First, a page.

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June 12, 1996 - Image 4

Resource type:
Michigan Daily Summer Weekly, 1996-06-12

Disclaimer: Computer generated plain text may have errors. Read more about this.

4 - The Michigan baily - Jre 12, 1996
Edited and managed by LAURIE MAYK ERIN MARSH
students at t e L Editor in Chief PAUL SERILLA
University of Michigan Editoal Page Editors
nLe otle w(i n1oed, ounsigned editorial reflect the O 'nnnO oft/e
420 M aynard Street Mnaoro of the Dai editorial board. Allotier aricl. letoers and
Ann Arbor, MI 48109 "atoons1"' ((0'"('eeily "fct eopiion ofTin'"' Mch"ga" Diy

T his summer, the University Board of
Regents is expected to approve tuition
costs for the 1996-97 school year. As in the
past, many students are anxiously waiting
to see which avenue the regents will take:
a prudent increase held at the rate of infla-
tion or another staggering hike - adding
to what is already the country's highest
tuition for a public university.
Last year, students and faculty were
pleased and mildly surprised by the modest
increase approved by the regents. By restrain-
ing tuition increases to a reasonable level, the
regents made a strong statement in favor of
affordable higher education. This year, the
regents should reaffirm that commitment.
With the University in fine financial
shape, smaller tuition increases are also a
realistic expectation. Last month, the
administration announced that the
University had reached the $1 billion goal
for the "Campaign for Michigan"
fundraising effort several months ahead of
schedule. Earlier this spring, the state leg-
islature ceded an extra $8 million to the
University from surplus funds this year.
No one expects windfalls like these to
occur on a regular basis, but nonetheless,
students - both in-state and out-of-state

Re tu tion ques tion
Regents face this year's rate increase

-expect and should receive a share of the
University's prosperity.
The arguments against high tuition
have not changed. In recent years, the cost
of a four-year University education has
spiraled upward uncontrollably. As with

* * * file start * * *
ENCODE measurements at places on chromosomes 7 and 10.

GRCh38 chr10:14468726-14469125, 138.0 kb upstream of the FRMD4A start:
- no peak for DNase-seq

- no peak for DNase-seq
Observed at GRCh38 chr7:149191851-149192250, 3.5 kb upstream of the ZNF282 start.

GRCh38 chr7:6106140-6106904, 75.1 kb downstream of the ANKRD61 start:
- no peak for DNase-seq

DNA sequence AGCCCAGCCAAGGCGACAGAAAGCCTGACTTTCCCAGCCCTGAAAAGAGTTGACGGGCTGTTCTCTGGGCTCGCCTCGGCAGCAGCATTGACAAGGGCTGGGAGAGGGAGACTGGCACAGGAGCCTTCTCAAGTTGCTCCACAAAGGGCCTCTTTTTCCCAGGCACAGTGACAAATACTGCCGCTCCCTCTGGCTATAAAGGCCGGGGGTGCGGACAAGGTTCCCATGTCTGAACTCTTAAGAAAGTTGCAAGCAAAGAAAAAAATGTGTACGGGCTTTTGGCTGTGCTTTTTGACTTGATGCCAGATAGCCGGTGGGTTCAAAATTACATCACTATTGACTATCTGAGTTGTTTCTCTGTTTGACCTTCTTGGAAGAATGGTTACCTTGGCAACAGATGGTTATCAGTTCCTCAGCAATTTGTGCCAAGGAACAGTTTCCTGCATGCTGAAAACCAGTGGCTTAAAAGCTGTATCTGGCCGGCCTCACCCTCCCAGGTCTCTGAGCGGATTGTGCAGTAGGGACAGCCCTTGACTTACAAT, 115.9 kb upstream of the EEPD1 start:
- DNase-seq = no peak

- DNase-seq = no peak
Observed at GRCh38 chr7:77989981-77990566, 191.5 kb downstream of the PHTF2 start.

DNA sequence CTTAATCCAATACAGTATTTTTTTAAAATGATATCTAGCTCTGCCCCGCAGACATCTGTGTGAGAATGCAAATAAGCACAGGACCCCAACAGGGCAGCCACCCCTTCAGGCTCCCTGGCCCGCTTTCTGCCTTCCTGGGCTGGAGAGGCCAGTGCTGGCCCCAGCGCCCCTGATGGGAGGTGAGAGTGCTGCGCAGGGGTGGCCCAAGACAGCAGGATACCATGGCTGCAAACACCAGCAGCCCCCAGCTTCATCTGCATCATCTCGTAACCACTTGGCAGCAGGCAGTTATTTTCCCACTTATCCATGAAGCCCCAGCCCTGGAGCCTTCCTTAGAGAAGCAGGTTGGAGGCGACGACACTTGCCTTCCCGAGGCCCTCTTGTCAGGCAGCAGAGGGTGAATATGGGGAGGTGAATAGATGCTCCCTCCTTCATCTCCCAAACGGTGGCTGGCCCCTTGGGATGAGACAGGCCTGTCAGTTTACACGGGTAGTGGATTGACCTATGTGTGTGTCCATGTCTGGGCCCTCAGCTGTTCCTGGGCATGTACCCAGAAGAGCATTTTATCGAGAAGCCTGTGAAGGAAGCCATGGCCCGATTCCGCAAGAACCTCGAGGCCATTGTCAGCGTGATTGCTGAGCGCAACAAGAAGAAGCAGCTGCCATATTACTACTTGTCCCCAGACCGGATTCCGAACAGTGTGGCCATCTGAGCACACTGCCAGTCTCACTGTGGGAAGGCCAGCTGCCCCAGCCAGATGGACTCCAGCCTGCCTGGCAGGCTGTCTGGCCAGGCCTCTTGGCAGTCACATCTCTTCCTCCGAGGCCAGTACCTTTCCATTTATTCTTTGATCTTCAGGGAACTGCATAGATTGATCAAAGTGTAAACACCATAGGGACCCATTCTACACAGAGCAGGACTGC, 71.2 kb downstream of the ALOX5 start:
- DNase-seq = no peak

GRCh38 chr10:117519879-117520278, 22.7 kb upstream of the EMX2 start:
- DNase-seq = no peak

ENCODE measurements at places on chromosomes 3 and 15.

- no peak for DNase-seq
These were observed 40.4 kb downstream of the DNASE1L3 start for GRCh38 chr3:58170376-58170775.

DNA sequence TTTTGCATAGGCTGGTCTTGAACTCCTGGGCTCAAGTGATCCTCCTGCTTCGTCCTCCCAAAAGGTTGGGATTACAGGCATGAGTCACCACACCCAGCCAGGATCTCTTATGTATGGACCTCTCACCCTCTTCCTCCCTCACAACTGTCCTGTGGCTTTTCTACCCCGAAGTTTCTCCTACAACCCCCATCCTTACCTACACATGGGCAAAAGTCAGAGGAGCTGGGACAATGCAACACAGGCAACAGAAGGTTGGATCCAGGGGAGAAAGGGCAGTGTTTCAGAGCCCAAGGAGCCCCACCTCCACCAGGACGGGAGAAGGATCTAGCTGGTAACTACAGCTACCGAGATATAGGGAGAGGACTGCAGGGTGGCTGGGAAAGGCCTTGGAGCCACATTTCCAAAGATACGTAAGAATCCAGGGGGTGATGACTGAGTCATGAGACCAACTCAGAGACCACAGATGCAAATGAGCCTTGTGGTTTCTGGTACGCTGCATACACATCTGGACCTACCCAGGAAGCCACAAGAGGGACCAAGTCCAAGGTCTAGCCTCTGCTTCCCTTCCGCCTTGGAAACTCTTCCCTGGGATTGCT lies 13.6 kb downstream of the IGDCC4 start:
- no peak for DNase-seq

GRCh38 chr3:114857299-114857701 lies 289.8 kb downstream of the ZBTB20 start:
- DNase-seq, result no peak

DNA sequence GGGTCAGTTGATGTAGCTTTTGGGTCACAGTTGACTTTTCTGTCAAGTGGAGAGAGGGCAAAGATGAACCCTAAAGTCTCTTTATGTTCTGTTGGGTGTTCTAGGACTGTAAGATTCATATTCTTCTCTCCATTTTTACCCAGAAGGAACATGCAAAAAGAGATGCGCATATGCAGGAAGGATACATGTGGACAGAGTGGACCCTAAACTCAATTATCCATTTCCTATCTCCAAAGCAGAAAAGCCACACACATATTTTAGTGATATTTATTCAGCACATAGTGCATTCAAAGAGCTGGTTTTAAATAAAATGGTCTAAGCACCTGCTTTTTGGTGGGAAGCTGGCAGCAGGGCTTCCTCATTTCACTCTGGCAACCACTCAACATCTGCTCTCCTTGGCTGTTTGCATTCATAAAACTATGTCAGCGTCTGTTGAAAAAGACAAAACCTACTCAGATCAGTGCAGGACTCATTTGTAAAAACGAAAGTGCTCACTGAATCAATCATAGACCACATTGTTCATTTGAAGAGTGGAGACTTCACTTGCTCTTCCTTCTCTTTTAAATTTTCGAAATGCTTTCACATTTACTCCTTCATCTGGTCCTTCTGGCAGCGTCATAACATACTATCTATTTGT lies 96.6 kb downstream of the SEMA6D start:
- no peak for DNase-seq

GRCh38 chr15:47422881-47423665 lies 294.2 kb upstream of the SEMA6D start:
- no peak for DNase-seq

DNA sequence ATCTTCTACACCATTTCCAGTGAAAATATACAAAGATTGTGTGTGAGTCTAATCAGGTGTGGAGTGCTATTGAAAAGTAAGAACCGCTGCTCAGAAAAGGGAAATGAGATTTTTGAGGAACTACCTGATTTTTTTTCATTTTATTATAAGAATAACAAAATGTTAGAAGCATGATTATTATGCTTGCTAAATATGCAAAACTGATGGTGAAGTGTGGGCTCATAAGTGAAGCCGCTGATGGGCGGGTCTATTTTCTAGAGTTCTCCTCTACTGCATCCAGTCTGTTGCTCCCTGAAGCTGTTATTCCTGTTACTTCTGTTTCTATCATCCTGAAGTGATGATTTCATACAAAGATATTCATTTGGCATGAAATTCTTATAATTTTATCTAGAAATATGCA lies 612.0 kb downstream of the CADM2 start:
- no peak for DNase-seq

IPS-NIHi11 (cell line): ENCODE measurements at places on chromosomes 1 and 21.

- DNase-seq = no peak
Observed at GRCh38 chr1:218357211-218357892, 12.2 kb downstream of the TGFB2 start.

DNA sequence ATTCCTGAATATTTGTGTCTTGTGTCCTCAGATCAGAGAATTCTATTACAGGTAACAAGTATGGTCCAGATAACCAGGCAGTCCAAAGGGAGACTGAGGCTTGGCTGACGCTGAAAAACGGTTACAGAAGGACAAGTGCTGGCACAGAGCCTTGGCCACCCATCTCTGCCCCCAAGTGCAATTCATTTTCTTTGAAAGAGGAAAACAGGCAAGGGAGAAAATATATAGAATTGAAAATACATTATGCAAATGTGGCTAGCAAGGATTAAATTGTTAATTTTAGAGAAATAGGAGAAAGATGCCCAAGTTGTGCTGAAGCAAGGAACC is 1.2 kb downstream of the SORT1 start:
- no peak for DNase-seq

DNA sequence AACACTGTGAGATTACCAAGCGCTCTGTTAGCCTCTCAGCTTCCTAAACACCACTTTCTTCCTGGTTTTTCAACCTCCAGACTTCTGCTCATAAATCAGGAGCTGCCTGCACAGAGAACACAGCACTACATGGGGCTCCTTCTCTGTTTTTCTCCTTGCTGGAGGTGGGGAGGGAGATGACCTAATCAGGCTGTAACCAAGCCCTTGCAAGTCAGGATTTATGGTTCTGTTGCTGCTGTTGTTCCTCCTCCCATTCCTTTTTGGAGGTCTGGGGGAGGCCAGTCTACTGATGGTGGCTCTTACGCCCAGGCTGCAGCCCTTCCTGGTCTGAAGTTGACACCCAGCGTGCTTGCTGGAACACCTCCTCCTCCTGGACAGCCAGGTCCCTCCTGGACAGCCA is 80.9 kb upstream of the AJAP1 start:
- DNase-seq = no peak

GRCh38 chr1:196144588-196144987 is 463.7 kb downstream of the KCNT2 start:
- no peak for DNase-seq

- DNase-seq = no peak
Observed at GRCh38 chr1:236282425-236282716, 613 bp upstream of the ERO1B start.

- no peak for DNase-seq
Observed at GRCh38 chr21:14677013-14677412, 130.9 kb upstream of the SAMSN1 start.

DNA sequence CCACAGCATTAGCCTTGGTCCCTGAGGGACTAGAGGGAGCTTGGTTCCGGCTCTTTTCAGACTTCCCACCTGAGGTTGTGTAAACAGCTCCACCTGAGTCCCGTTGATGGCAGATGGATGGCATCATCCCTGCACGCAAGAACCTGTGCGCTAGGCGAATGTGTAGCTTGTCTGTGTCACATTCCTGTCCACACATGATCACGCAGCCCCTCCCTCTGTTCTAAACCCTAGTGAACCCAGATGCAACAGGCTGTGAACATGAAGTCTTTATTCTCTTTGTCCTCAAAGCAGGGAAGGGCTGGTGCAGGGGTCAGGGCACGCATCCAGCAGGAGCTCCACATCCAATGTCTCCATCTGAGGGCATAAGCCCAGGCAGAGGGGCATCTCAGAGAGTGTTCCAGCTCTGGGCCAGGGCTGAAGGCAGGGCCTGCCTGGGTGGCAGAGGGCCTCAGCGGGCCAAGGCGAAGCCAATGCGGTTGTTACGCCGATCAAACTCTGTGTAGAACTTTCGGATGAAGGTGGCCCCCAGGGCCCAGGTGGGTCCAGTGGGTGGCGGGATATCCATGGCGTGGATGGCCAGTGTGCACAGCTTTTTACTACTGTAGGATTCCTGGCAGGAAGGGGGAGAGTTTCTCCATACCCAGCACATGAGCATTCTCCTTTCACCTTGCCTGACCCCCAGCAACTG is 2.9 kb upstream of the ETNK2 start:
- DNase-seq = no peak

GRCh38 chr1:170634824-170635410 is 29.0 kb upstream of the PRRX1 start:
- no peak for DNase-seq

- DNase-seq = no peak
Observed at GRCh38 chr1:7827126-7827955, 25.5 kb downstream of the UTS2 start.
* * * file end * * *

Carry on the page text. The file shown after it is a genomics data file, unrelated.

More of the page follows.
most institutions of higher education, the
administration has simply priced the
University outside the range of the average
family. Traditional methods of paying for
college are becoming less viable.
Academic loans simply prolong the
inevitable and few individuals can afford
the crushing burden of debt.
To compound the problem, those few
federal loan programs designed to help col-
lege students are under attack in Congress,
especially in the past two years. A recent
study analyzed how families were pay for
college. As the the proportion of subsidized

loans being awarded dwindle, more and
more families turn to non-subsidized loans
- loans which compound interest while
the student is enrolled. This trend is accel-
erating as non-subsidized loans are
increasingly being offered instead of subsi-
dized loans. Non-subsidized loans are a
poor excuse for financial aid. They maxi-
mize financial burdens instead of decreas-
ing them.
To make matters worse, more families fall
into a middle ground - they do not qualify
for financial aid, yet they find paying for four
years of university tuition is a great burden.
Students assume much of this burden. To
make ends meet - including paying for text-
books, supplies, room and board and other
expensive fees - students must work outside
of class. This invariably affects studies.
Students should not be placed at a disadvan-

tage because they cannot afford to devote the
same amount of time to studying as their class-
Students expect reasonable increases as